b 0 = (bl + bu ) 2 . Similarly, G(z, d) is a variable delay lter given by means of optimization (using an evolutionary algorithm Arti-

Eq. (5), which approximates the desired frequency response in Eq. cial Bee Colony algorithm (ABC)).

(6).

P 3. Overview of CSD and ABC algorithm

F (z , b ) = (b b 0 ) Fp (z )

p

(3)

p =0

The approximation of the innite precision multiplier coe-

cients of the variable digital lter into the SPT number

e jTN F 2

T [0, b ]

D F ( j T , b ) = (4) representations will give us great advantage in the reduction of the

0, T [b + , ] hardware complexity. In this paper, canonic signed digit represen-

tation is used. It is a special case of the signed power of two

K

representation system [7,15].

G (z , d ) = d k G k (z ) (5)

k =0

3.1. Canonic signed digit representation

DG ( j T , d ) = e jT (N G 2+d )

, T [0, bu ] (6)

The CSD representation uses a digit set that is ternary and each

where NF and NG are the orders of sub-lters Fp(z) and Gk(z) respec- digit may be either 1, 0, or +l. Adjacent CSD digits are never both

tively. The variable lter structure [4] is shown in Fig. 1 The lters non-zero, i.e., bi 1 bi = 0 . This property implies that for an n-bit

Fp(z) and Gk(z) are xed and are chosen to be linear phase FIR lters. number, there are at most n/2 non-zero digits. Any innite preci-

The lters G(z, d) are chosen to have farrow structure and the re- sion multiplier coecient c can be represented using the CSD format

alization is shown in Fig. 2. The transfer function of the variable as follows:

digital lter is given by

l

P c = bi 2R i (10)

H (z , b , d ) = Fp (z )G (z , d ) (b b 0 )

p

(7) i =1

p =0

where l is the word length of the CSD number and integer R rep-

The modulus of error between the desired and approximated resents a radix point in the range 0 < R < L. Besides, bi ( 1, 0, 1) .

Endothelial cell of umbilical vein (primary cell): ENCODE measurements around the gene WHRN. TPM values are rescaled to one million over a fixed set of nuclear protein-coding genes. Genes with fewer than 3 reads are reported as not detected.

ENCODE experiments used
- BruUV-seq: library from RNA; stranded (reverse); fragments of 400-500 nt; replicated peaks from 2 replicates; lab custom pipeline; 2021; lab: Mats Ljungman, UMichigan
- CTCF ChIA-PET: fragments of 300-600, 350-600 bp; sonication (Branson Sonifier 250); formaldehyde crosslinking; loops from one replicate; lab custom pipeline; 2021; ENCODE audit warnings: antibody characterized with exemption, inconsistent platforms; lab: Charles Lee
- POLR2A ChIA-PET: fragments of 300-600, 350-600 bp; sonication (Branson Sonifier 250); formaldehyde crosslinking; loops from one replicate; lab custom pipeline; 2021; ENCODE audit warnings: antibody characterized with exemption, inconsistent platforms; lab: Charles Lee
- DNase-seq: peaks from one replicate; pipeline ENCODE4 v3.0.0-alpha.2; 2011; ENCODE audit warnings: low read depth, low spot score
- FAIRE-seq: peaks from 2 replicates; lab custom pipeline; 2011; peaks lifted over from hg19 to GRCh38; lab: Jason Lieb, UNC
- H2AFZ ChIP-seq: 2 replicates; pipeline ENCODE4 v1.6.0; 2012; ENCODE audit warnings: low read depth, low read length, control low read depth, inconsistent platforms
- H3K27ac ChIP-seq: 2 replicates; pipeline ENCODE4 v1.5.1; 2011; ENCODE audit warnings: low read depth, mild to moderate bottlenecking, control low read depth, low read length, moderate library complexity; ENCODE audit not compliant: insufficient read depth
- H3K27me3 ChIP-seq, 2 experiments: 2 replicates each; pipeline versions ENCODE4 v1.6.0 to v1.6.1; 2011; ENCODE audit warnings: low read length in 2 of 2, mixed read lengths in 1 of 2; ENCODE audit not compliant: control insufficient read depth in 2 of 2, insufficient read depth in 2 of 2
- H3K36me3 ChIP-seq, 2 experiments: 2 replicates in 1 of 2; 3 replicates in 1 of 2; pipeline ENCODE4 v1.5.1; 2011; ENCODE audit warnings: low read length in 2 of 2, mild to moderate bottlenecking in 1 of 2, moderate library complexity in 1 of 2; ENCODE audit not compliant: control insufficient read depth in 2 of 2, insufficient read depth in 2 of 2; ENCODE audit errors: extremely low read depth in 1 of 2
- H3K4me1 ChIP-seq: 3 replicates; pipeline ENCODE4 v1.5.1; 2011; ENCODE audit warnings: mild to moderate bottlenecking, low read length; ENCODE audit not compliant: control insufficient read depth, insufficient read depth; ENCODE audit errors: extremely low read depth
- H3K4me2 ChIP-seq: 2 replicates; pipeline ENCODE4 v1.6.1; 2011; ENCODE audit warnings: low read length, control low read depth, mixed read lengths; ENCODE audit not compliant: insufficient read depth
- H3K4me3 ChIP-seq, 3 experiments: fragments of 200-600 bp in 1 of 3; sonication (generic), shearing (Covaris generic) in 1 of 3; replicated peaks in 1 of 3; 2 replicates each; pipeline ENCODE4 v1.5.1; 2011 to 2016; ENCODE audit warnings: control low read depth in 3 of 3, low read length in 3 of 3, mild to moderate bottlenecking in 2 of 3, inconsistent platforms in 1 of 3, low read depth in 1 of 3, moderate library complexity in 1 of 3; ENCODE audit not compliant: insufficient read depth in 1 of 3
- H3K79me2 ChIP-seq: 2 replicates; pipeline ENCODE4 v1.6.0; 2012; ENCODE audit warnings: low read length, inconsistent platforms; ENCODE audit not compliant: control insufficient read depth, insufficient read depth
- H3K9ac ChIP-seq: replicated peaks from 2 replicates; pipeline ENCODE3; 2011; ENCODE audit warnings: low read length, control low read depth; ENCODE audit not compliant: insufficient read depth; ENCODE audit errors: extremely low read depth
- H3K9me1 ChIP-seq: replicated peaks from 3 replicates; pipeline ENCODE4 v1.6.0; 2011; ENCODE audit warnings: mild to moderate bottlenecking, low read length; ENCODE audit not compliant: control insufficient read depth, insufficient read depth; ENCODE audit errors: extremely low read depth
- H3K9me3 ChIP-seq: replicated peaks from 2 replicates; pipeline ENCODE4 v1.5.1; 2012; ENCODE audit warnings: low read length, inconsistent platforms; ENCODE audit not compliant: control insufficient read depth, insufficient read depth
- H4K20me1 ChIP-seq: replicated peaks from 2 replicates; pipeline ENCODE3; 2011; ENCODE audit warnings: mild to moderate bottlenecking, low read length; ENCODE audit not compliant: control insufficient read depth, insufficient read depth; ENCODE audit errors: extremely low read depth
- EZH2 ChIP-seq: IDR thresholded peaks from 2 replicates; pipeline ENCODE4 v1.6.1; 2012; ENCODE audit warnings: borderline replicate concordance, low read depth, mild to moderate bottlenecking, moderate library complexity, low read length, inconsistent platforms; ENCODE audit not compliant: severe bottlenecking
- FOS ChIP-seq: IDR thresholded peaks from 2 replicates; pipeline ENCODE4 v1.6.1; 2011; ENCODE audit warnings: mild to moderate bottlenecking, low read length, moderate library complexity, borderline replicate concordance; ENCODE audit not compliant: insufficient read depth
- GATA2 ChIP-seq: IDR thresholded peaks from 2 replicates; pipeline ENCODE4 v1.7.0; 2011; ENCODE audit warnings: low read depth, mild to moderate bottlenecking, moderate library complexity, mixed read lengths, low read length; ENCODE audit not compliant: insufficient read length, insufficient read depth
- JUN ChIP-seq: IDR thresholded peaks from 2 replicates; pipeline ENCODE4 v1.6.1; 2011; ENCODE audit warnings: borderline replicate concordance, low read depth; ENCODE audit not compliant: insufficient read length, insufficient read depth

transfer function is given by Hence, by CSD representation, multipliers can be replaced by shifters

1162 A. Illa et al./Engineering Science and Technology, an International Journal 19 (2016) 11601165

Table 1 coecients and Ab indicates the upper bound of A(X), then the ob-

A typical entry of the look-up-table. jective function is dened as follows

Index CSD representation Decimal equivalent Number of SPT terms

O ( X ) = 1E ( X ) + 2Z ( X ) (12)

7726 001000-10010-10-101 0.4715 6

ing weights for E(X) and Z(X) respectively. The weights of the

objective function in Eq. (12) are positive weighting coecients and

and adders. The number of partial product adders can be decided are selected considering the relative importance of each term in the

by the number of non-zero bits in the lter coecient represen- optimization problem, by means of trial and error to meet the re-

tation. Hence, reducing the number of non-zero bits in the lter quired lter specications and minimum number of non-zero

coecient representation will reduce the number of adders. CSD coecients. The various phases involved in the ABC algorithm to

is a unique representation for a given lter coecient, with minimum minimize the objective function, are given below [7]. An illustra-

number of non-zero bits. tion of the algorithm using ow chart is given in Fig. 3.

3.1.1. Encoding variables in the CSD space 4.1. Initialization of food source

In this paper, 16 bit CSD representation is considered to repre-

sent a decimal number, 14 bits are used for the fractional part and The CSD coecients of the xed sublters in the variable digital

2 bits are used for the integer part. A look-up-table with four elds lter are concatenated to generate the initial food source. Since all

is created, which contains index, CSD numbers, decimal equiva- the sublters Fp(z) and Gk(z) have linear phase, only half the number

lent and the number of non-zero SPT terms. A typical entry of the of coecients need to be considered. The other food sources are

look-up-table is shown in Table 1. generated by randomly perturbating the initial food source. In order